JS BACH Italian Concerto (Federico Colli)

Author: 
Harriet Smith
CHAN20079. JS BACH Italian Concerto (Federico Colli)JS BACH Italian Concerto (Federico Colli)

JS BACH Italian Concerto (Federico Colli)

  • (6) Partitas, No. 4 in D, BWV828
  • Concerto in the Italian style, 'Italian Concerto'
  • (3) Sonatas and 3 Partitas, Partita No. 2 in D minor, BWV1004, Chaconne

My last encounter with Federico Colli was a slightly frustrating one, with his readings of Scarlatti at times seeming overly interventionist. But what shines through this new Bach disc is a sense of musical daring; imagination, too; and sincerity by the bucketful, not just at the keyboard but also in his soul-baring notes.

He brings to the Ouverture of the Fourth Partita a compelling sense of grandeur, while the fast writing combines buoyancy with absolute clarity in the counterpoint, with myriad shifts of dynamics and phrasing. Those shifts are something of a Colli trademark and where they work well, as here, they can be very striking. But in places he can sound a little contrived – the Allemande, for instance, in which it seems as if every phrase is given a different tinta, an effect taken to further extremes in the repeats, and the Menuet, which sounds merely mannered. But the Aria is charming, if not quite conjuring the otherworldly intimacy of Richard Goode or the sublime simplicity of Murray Perahia. The Sarabande is a highlight on this new recording, full of iridescent beauty. And Colli’s revealing of the inner working of the Gigue is utterly compelling.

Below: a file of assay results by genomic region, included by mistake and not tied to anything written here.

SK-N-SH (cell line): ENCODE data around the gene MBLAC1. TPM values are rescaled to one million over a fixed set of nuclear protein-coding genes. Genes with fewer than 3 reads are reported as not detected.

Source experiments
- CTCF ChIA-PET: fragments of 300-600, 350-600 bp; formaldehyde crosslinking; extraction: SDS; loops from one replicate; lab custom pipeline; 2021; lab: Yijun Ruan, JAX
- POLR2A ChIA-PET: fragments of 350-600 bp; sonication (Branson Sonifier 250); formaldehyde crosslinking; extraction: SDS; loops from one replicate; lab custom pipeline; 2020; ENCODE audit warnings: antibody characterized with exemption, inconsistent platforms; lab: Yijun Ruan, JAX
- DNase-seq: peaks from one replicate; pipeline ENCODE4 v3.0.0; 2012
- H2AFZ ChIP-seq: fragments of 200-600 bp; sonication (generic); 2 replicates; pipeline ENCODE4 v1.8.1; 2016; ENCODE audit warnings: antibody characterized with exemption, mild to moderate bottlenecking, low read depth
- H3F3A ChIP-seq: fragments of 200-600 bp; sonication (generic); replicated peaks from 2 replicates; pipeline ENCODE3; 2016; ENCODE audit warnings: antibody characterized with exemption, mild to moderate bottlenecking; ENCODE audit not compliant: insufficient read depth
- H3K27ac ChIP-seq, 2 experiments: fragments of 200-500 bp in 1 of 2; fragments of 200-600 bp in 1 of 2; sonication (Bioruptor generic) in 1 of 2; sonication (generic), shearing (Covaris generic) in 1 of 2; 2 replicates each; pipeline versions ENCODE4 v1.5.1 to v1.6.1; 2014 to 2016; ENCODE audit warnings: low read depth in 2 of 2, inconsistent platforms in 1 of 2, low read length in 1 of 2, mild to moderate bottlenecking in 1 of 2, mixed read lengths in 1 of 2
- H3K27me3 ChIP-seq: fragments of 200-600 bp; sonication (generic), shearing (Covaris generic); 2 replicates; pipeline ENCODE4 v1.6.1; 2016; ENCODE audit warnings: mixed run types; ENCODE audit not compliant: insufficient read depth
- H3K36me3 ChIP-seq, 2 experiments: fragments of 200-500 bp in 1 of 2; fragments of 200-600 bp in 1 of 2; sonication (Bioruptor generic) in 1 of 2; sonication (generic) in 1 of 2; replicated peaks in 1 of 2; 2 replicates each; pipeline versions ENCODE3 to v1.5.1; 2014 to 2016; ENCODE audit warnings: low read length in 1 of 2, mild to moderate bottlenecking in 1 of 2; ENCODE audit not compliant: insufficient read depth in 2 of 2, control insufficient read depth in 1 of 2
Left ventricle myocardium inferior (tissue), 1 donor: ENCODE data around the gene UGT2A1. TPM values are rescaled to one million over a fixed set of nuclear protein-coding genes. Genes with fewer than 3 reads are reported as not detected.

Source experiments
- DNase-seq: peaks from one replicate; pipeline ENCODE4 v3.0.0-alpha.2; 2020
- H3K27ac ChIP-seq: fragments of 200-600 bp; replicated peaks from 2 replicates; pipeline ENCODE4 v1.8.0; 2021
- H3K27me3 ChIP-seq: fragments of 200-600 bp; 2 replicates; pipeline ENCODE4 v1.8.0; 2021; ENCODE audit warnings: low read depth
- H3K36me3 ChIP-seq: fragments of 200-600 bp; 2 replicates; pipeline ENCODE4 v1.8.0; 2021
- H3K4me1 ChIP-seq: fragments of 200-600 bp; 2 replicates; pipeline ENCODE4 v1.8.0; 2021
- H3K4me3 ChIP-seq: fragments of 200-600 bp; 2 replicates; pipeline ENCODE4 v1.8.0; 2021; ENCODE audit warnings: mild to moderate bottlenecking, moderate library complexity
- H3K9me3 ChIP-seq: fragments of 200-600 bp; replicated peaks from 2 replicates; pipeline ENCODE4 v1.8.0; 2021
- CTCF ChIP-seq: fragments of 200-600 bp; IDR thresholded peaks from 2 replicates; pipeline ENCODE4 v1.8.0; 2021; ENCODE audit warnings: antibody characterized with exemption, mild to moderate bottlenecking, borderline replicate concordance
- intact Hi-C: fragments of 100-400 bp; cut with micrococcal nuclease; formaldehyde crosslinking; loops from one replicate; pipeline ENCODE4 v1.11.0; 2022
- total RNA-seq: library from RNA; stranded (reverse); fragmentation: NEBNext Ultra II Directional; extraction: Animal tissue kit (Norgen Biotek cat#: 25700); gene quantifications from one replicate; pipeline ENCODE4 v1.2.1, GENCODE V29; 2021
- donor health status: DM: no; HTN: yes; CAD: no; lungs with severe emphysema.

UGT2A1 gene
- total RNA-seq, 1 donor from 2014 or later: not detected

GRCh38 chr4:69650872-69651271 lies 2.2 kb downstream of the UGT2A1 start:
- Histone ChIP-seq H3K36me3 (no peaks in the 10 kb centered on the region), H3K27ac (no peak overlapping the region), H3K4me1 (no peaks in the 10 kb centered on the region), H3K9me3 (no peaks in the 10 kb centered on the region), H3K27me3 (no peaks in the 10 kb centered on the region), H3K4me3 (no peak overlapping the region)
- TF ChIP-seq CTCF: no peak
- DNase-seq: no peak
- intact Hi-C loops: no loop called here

The Italian Concerto suits him well – the easy virtuosity of the first movement is full of interest, while the finale abounds in fascinating touches and avoids becoming a mere speedfest. In between, he gives a rapturous account of the Andante.

He ends with the mighty Bach/Busoni Chaconne. This is again full of Colli fingerprints – an ability to withdraw the sound to a mere whisper, the sense of constantly experimenting with textures and phrasing, sometimes resulting in losing the wood for the trees. Busoni once wrote of wanting to remove, in his transcriptions, ‘the dust of tradition … I try to restore them to their youth’. In Colli’s hands there’s occasionally a danger that the original becomes entirely unrecognisable: to my mind, central to this reworking of the Chaconne is Busoni’s grandeur of vision, a quality that sometimes gets lost in the excitement of the moment. The drama is contained within the score itself, yet Colli sometimes adds to it needlessly, creating something overly Romantic. That said, there are many ravishing and compelling moments in his reading, and he has not only an epic technique but boundless imagination too. Just occasionally, though, I wanted him to rein things in a little.

Nevertheless, there’s no doubt that Colli is one of the more original thinkers of his generation.

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